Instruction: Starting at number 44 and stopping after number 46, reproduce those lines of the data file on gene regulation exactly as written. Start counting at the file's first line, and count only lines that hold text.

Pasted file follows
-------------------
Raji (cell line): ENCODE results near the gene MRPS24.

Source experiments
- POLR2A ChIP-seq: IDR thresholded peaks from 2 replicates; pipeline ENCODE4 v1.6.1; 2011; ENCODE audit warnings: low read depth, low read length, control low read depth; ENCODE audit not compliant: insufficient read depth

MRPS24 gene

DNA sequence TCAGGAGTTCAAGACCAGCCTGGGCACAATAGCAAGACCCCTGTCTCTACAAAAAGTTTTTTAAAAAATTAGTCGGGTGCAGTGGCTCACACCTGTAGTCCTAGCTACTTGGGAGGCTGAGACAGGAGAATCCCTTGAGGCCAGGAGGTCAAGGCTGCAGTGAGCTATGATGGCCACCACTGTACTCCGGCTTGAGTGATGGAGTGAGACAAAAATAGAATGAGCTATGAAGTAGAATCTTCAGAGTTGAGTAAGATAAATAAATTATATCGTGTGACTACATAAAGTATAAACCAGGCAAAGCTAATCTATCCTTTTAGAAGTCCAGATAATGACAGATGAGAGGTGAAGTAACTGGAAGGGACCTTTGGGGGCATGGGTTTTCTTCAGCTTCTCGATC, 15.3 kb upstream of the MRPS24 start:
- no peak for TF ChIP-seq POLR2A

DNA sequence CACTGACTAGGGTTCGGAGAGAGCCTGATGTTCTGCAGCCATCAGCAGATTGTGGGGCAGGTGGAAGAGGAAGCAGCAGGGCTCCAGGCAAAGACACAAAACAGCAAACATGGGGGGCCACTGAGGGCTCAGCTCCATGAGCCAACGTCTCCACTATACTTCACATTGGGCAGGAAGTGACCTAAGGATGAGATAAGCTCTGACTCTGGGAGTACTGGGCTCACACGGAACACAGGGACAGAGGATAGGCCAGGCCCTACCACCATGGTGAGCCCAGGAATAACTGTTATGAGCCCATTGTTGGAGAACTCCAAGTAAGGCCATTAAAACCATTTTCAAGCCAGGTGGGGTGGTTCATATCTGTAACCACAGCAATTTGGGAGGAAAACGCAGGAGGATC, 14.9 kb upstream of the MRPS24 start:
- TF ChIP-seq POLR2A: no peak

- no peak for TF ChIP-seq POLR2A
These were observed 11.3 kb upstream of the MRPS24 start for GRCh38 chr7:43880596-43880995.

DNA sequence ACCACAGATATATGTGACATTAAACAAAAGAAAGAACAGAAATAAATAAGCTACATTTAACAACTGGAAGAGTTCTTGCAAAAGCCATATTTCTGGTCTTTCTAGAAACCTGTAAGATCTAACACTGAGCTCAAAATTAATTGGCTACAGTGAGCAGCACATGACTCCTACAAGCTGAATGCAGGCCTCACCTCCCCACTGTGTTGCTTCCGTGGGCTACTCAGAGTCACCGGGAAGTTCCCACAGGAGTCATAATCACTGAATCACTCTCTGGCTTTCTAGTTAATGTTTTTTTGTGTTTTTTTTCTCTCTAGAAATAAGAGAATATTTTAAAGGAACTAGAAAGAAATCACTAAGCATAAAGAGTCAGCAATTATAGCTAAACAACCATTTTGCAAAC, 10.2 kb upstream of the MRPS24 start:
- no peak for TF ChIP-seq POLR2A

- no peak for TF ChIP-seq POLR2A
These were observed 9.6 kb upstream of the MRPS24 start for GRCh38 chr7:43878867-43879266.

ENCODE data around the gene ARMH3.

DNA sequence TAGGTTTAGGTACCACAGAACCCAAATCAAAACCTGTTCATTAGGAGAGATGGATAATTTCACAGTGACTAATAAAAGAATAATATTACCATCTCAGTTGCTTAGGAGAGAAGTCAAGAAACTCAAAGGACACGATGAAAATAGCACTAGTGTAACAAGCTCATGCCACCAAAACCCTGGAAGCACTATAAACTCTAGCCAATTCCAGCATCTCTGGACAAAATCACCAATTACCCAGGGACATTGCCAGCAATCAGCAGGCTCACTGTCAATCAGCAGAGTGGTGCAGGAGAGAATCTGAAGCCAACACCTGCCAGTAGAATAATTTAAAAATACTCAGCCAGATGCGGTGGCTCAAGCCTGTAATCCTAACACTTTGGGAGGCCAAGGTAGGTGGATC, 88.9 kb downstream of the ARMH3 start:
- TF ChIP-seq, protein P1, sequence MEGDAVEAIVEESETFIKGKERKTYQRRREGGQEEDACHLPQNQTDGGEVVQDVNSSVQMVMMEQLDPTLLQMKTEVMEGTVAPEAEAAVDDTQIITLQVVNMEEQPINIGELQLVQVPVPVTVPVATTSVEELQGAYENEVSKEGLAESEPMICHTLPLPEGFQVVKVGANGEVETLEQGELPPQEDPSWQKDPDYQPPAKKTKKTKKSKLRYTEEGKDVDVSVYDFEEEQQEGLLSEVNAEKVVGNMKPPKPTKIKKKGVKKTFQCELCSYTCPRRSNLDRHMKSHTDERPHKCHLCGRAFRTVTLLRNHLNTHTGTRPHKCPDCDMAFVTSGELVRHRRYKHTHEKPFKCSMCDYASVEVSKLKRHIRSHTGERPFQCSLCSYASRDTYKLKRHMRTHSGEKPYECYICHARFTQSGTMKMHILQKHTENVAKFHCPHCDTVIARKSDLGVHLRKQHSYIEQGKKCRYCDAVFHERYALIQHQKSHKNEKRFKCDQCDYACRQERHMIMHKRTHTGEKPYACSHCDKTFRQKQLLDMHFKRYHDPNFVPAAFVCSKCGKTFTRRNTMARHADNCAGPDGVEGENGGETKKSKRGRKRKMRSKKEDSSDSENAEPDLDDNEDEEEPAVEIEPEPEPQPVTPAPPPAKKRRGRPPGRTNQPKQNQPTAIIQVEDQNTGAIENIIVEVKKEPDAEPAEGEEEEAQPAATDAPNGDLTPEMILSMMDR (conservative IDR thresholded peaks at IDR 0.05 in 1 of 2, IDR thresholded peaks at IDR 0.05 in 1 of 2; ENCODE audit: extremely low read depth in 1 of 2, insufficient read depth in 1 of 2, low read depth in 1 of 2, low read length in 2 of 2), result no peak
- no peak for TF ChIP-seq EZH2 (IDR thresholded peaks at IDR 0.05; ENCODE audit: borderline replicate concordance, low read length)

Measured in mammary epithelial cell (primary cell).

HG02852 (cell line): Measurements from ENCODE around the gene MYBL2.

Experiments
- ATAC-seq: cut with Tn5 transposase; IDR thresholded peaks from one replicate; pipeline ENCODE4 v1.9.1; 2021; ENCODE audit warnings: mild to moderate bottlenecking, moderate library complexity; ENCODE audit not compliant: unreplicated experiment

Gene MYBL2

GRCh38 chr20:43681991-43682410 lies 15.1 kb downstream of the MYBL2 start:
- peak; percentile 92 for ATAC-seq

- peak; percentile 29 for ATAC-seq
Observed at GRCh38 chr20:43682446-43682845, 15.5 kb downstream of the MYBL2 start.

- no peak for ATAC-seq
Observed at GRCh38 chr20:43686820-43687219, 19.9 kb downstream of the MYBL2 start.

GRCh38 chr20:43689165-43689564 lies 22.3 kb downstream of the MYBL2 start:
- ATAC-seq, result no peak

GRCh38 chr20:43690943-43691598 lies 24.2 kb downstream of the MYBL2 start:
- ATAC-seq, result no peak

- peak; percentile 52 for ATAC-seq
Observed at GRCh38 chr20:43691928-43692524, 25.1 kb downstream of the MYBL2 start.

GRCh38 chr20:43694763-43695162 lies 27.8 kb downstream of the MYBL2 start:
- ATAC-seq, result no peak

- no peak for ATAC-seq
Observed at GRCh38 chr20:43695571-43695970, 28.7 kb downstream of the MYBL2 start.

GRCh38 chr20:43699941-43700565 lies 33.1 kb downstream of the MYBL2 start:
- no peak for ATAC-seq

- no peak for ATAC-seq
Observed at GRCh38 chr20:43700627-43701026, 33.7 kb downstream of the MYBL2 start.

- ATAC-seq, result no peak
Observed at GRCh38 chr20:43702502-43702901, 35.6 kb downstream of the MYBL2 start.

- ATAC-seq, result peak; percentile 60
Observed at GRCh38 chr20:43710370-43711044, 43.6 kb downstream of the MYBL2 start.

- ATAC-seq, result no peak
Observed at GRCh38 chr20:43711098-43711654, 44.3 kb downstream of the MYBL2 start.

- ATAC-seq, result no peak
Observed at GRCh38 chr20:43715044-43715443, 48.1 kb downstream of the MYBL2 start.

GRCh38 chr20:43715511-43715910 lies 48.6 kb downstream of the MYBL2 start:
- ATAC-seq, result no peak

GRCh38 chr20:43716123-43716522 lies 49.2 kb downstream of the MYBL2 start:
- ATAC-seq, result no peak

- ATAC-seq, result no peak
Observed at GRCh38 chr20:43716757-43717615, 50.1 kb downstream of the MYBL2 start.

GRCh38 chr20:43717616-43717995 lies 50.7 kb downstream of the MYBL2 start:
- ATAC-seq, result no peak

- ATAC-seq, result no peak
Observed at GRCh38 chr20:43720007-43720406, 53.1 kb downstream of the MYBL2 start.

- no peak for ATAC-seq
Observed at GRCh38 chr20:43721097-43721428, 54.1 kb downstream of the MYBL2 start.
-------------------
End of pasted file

- ATAC-seq, result no peak
Observed at GRCh38 chr20:43702502-43702901, 35.6 kb downstream of the MYBL2 start.

- ATAC-seq, result peak; percentile 60